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Fichte's Wissenschaftslehre of 1794

Fichte's Wissenschaftslehre of 1794: A Commentary on Part 1

George J. Seidel
Copyright Date: 1993
Published by: Purdue University Press
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  • Book Info
    Fichte's Wissenschaftslehre of 1794
    Book Description:

    Seidel presents the eng and German text of part 1 of the Wissenscbaftsiebre, followed by a commentary on the text. The work concludes with a summary of parts 2 and 3 of the Wissenscbafislebre. An annotated bibliography surveys the important literature on the philosopher.

    eISBN: 978-1-61249-042-7
    Subjects: Philosophy

Table of Contents

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  1. Front Matter
    (pp. i-iv)
  2. Table of Contents
    (pp. v-vi)
    (pp. vii-viii)
    (pp. ix-x)
  5. PART ONE Introduction
    (pp. 1-17)

    In 1798 in theAthenaeum, the literary organ of the early German romantics, Friedrich Schlegel (1772–1829) published the following fragment: “The French Revolution, Fichte’sWissenschaftslehreand Goethe’sMeisterare the most important trend-setting events (Tendenzen) of the age.”¹

    One might wonder what a political event (the French Revolution of 1789), aBildungsroman(Goethe’s 1796 novelWilhelm Meisters Lehrjahre), and an abstruse philosophical work (Fichte’sWissenschaftslehreof 1794) might have in common. Goethe’sWilhelm Meister, which became the model for any number of romantic novels, is about the gradual education and development of a freewheeling hero in search of his...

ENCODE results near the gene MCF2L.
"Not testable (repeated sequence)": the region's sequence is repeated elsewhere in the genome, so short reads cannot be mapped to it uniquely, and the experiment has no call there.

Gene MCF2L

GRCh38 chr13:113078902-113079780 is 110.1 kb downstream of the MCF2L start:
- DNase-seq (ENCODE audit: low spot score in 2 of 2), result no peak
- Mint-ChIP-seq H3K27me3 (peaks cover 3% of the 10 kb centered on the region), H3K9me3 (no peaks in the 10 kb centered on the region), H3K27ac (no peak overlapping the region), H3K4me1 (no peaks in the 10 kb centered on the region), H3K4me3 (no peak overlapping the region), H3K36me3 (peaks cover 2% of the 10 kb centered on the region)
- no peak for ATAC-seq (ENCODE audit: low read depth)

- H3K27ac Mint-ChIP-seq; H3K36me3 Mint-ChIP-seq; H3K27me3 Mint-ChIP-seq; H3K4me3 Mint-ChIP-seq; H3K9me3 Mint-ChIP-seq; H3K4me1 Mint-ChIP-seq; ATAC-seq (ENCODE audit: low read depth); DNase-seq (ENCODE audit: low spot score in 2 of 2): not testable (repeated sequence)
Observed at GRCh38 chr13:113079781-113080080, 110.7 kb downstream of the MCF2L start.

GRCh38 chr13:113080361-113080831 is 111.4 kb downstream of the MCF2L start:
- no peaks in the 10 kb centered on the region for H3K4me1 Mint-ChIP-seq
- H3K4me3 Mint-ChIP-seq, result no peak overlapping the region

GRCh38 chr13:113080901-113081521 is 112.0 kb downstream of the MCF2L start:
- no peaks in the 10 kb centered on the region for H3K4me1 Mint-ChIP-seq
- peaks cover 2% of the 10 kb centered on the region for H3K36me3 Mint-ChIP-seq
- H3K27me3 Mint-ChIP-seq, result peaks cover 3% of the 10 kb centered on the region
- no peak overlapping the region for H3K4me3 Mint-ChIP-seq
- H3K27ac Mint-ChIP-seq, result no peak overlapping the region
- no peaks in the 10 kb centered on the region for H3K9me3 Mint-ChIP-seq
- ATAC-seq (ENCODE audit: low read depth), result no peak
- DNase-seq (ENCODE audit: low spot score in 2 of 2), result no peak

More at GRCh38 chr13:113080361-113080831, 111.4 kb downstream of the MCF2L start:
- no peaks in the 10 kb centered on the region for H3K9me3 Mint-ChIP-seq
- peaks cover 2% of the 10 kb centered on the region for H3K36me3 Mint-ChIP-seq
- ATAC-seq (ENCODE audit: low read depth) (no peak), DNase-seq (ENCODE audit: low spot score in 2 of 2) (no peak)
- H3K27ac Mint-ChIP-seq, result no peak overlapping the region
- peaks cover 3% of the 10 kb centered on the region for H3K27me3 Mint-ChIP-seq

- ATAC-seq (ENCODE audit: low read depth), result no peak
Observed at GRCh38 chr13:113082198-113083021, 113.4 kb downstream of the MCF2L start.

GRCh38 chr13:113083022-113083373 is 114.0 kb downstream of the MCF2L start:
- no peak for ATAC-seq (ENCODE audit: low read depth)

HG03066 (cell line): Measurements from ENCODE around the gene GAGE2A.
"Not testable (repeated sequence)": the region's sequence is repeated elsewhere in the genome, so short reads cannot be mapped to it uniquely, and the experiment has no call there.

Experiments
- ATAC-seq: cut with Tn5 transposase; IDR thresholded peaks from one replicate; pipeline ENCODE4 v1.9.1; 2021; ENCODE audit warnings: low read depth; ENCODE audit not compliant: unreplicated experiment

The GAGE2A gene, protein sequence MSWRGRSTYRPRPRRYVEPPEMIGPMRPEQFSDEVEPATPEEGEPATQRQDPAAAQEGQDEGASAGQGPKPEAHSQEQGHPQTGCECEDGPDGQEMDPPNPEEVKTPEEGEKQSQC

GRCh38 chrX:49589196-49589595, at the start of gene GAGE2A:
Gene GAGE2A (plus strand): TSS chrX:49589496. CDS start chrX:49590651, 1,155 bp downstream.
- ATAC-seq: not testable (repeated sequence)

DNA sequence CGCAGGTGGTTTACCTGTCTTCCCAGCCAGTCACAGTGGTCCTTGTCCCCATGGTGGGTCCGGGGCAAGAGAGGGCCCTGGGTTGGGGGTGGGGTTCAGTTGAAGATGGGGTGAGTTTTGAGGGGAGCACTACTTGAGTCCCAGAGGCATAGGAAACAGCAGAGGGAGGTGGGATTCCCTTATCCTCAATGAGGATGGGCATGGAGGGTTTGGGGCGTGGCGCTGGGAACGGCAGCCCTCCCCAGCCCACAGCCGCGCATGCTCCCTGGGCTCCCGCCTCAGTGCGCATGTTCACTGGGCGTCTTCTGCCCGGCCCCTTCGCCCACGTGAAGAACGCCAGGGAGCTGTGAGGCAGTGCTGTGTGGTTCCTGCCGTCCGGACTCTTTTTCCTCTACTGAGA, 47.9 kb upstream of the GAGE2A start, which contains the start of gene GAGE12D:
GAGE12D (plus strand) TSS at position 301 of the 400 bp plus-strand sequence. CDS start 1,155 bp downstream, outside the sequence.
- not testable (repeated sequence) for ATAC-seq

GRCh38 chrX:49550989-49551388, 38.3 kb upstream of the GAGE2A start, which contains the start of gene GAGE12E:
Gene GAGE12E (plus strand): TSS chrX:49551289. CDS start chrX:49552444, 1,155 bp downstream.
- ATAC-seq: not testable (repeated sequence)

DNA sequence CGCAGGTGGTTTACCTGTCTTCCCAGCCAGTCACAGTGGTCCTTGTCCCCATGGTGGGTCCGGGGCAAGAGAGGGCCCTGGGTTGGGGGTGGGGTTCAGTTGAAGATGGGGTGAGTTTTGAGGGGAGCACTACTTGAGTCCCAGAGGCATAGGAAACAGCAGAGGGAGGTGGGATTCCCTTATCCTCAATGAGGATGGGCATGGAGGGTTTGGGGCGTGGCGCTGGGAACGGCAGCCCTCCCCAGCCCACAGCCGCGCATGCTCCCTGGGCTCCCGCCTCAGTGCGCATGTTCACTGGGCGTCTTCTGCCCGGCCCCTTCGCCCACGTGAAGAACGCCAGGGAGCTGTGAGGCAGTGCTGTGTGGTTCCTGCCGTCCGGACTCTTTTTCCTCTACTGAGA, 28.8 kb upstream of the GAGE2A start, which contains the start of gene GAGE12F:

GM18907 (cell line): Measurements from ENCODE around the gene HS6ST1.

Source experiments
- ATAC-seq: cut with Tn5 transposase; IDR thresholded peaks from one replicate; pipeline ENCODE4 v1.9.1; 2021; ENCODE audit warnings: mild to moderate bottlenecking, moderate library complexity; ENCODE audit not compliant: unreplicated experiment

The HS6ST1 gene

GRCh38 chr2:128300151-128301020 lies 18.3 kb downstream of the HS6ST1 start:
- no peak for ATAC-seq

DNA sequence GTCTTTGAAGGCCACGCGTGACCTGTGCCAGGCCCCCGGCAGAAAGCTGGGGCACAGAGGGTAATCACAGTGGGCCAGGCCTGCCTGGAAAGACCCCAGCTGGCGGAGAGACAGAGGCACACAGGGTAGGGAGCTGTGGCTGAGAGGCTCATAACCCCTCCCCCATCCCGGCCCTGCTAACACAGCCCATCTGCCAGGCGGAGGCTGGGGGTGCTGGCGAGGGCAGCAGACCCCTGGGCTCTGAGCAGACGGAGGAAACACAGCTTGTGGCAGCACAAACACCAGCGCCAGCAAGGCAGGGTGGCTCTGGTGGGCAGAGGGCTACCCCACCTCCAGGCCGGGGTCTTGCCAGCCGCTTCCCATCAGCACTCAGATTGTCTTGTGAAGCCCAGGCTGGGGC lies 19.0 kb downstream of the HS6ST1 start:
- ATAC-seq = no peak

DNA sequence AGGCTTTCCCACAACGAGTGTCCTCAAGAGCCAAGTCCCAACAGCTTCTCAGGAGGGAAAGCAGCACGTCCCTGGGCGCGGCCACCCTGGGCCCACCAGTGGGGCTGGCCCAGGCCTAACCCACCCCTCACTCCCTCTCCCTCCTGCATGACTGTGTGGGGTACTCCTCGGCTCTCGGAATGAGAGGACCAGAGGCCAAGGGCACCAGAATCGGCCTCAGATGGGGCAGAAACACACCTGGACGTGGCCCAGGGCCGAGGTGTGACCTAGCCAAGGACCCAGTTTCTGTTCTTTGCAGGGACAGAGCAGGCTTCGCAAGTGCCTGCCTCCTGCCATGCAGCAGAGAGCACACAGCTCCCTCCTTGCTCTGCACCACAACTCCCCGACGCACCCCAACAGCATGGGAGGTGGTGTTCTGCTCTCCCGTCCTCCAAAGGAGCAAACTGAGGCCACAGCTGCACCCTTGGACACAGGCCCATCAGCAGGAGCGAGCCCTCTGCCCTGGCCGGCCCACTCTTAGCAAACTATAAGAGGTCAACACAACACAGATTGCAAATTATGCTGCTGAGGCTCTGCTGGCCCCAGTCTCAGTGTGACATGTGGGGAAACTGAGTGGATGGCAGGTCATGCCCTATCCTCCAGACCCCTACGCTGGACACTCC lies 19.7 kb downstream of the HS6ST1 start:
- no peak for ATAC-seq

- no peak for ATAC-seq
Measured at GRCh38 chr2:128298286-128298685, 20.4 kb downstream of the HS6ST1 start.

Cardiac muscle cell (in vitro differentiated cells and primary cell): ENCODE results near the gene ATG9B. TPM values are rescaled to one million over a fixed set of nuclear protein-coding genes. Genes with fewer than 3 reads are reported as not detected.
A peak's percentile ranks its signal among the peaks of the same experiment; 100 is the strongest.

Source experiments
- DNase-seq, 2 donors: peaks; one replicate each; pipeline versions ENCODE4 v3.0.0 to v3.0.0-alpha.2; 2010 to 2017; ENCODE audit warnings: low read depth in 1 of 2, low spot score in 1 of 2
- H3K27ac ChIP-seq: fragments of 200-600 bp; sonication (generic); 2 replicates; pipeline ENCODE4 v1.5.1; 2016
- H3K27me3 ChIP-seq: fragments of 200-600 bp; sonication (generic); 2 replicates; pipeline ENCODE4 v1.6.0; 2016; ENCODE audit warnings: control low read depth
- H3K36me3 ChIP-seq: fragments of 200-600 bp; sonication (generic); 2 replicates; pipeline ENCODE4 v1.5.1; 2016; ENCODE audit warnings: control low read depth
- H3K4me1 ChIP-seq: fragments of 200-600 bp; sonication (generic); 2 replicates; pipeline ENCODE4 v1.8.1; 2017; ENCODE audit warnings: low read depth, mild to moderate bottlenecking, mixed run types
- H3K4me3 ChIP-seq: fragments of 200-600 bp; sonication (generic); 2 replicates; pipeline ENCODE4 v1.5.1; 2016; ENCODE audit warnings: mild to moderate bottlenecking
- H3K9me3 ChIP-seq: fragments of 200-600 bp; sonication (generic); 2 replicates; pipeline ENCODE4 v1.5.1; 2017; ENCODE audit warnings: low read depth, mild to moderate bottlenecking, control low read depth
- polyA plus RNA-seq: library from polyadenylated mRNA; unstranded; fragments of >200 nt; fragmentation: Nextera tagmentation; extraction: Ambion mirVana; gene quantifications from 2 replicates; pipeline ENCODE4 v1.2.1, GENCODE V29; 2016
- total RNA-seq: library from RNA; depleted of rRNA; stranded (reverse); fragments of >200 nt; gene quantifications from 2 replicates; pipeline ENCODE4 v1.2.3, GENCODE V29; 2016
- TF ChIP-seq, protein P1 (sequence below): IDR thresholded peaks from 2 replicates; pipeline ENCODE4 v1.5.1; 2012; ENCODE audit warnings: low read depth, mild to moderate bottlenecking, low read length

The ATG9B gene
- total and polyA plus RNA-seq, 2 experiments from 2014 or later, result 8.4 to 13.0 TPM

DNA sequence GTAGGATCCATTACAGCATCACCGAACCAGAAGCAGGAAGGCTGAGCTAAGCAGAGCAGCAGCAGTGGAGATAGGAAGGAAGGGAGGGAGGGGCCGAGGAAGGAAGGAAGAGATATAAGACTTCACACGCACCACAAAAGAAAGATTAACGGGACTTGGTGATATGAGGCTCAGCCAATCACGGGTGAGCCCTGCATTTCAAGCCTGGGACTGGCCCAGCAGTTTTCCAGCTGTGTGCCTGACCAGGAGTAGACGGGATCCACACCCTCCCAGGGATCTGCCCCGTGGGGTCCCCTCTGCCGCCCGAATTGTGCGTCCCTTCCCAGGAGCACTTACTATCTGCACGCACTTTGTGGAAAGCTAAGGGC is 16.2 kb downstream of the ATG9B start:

6. PART TWO Text and Commentary Part I Fundamental Principles of the Entire Science of Knowledge
    (pp. 18-101)

    I,91 Our task is todiscoverthe primordial, absolutely unconditioned first principle of all human knowledge. This can be neitherprovednordefined,if it is to be an absolutely primary principle.

    Wir haben den absolut-ersten, schlechthin unbedingten Grundsatz alles menschlichen Wissensaufzusuchen. Beweisen, oderbestimmenläßt er sich nicht, wenn er absolut-erster Grundsatz sein soll.

    In Fichte the necessity of searching for such a single, originary and absolutely unconditioned first principle was given impetus by Karl Leonhard Reinhold (1758–1823) (cf. Daniel Breazeale, “Between Kant and Fichte,” 785–821). Such an absolutely first principle can be neither proved nor...

  7. PART THREE Reflections on Parts 2 and 3 of the Wissenschaftslehre
    (pp. 102-118)

    At the very beginning of part 2 of theWissenschaftslehre, Fichte remarks that with the completion of part 1, and with it the establishment of the fundamental synthesis of self and non-self, the formal validity of his exercise in reflection is complete and the ground laid for the content (Gehalt) of every other possible synthesis. It may then be well to consider some of these implicit contents and examine how they are made explicit in the second and third parts of theWissenschaftslehre.

    In part 2, the theoretical part of theWissenschaftslehre, Fichte will consider the meaning and implications of...

    (pp. 119-124)
  9. INDEX
    (pp. 125-128)